TT: I think they're very important in terms of displacing our petroleum addiction, but we have to be careful that they don't end up being the same in terms of greenhouse gases. If you harvest corn in Kansas and put it on a rail car to California to make ethanol, by the time you expend all that energy for cultivation and transportation and drying of the corn, you're not much better off than you were with the gallon of gasoline. Of course, the difference is that we're not killing anybody in Kansas to get the supply of raw materials. It also helps build the demand for alternative fuels, which means that research development will try to make those fuels more efficient and cleaner. There's cellulose ethanol, where you take the stalk of corn and other waste materials, and turn that into biodiesel. There are ways of getting a better yield per acre.

CP: Your book states that diesel fuel is the top airborne killer in America, causing as many as 120,000 annual cancer cases.

TT: It's because of the particulate matter that it generates. We've all driven behind a big old school bus or garbage truck with a cloud of black soot coming out of it. That particulate matter gets deep into our lungs, actually penetrating the lungs' walls, and gets in our blood and literally thickens it, the way fat thickens gravy. That causes very profound health effects, from unborn children all the way up to the elderly.

CP: You also claim that a gallon of gas includes $6 dollars in subsidies from the government.

TT: There's about $113 billion a year in direct tax subsidies from the federal government going to oil and auto companies, and there's hundreds of billions more in health care costs. In California's central valley, farmers lose as much of a third of their crops due to petroleum related air pollution. Just as ozone and other components of smog harm your lungs, it harms other living things.

CP: Do you think California and other states will file lawsuits similar to those against tobacco companies?

TT: Absolutely. In September, our attorney general filed a lawsuit against the six major auto makers, with the cause of action being 'common nuisance.' They might be producing and using their product legally, but it's creating a nuisance to the rest of us, and therefore they should compensate taxpayers for health care costs and the cost of dealing with climate change.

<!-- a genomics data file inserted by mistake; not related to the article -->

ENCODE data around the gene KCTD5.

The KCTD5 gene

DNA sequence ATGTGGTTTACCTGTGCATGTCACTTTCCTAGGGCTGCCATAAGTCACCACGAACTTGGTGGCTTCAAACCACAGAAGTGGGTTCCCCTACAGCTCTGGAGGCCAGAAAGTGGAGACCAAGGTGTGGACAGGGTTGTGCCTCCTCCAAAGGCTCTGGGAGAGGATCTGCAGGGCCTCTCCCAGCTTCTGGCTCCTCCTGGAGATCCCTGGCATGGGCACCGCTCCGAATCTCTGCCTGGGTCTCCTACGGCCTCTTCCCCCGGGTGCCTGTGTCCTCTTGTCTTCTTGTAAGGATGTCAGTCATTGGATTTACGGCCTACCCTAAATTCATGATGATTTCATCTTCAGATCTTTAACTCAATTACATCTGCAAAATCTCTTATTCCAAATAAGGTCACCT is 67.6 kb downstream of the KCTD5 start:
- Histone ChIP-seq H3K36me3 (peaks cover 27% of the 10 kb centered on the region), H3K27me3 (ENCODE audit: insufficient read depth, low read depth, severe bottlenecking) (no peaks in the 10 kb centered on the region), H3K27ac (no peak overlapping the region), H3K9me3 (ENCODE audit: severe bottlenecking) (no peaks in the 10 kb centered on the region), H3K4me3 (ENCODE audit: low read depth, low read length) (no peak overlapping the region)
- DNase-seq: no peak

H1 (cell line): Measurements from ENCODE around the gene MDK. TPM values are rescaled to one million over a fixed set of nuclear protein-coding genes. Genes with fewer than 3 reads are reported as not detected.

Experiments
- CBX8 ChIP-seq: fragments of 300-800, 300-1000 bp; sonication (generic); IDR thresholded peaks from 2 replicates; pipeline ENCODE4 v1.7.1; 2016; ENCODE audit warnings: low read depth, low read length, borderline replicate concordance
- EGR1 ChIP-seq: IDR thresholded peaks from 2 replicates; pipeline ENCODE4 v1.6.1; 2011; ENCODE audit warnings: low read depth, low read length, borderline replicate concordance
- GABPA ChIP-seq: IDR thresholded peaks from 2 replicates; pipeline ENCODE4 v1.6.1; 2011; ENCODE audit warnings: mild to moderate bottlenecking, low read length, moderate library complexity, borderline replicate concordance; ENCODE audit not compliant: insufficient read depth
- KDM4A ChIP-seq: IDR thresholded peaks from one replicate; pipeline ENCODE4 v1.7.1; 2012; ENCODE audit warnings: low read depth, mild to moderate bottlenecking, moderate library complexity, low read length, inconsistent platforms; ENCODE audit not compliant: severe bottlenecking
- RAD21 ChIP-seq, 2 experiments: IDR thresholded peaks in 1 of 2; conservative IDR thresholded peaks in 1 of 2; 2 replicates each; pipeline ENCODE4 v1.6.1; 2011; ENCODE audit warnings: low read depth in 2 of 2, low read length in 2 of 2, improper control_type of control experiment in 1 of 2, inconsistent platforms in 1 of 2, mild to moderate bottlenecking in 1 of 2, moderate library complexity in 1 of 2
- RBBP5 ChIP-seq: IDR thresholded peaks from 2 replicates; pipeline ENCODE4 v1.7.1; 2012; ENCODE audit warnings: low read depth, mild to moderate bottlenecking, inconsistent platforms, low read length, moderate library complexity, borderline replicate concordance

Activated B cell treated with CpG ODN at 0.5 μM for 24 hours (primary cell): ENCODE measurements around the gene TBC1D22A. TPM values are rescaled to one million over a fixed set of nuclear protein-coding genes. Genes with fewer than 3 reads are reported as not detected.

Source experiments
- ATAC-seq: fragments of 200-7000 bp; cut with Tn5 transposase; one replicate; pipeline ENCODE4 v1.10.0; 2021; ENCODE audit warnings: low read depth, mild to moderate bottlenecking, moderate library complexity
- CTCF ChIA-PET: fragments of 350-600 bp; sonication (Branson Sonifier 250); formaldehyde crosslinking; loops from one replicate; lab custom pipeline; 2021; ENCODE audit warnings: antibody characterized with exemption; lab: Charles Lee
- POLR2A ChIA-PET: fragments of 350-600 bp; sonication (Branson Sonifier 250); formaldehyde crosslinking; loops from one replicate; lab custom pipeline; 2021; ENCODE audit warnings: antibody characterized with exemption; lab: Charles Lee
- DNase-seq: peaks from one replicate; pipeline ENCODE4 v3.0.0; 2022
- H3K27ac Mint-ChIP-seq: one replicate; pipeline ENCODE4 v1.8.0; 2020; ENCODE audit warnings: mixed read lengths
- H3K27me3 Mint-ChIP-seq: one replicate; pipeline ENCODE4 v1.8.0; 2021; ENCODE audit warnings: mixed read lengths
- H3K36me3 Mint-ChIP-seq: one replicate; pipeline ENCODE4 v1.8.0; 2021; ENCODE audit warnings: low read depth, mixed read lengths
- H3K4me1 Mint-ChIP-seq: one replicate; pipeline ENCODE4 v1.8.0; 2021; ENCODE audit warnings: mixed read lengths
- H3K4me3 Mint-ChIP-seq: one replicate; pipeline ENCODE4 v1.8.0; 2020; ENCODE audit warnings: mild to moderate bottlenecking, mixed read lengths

CP: A lot of free-trade capitalists will see that and say it's a matter of personal responsibility on the part of the consumer.

TT: For 80 years, oil and auto companies have lied about science, lied about the harms of their products, lied to regulators, lied to the public, and literally taken away our alternatives. In the '30s, '40s, and '50s, they bought up mass transit agencies in 45 U.S. cities and scrapped clean electric light rail cars, forcing cities to buy dirty diesel buses, the impact of which we live with to this day. People should be responsible for themselves, but when your alternatives have been taken away, just like the tobacco companies manipulating the levels of nicotine to keep people addicted, a citizen's first responsibility is to hold these companies accountable. In terms of individual actions, everyone of us should insure that we drive the most fuel efficient vehicle we can, use mass transit, and demand alternative vehicles by using them. When hydrogen cars come out, people can be early purchasers, and that will send the signal to Detroit and Tokyo that these are the vehicles we want.

Terry Tamminen speaks at CofC's Admissions Auditorium in the Robert Scott Small building, 175 Calhoun St., on Thurs., April 12 at 6 p.m. Admission is free. Visit www.livespergallon.org for more info.

The Lowcountry Environmental Action Network hosts the Global Warming Awareness Fair on Sat., April 14 from 11 a.m.-2 p.m. in Liberty Square, across from the Aquarium. Admission is free. See www.sclean.org for more.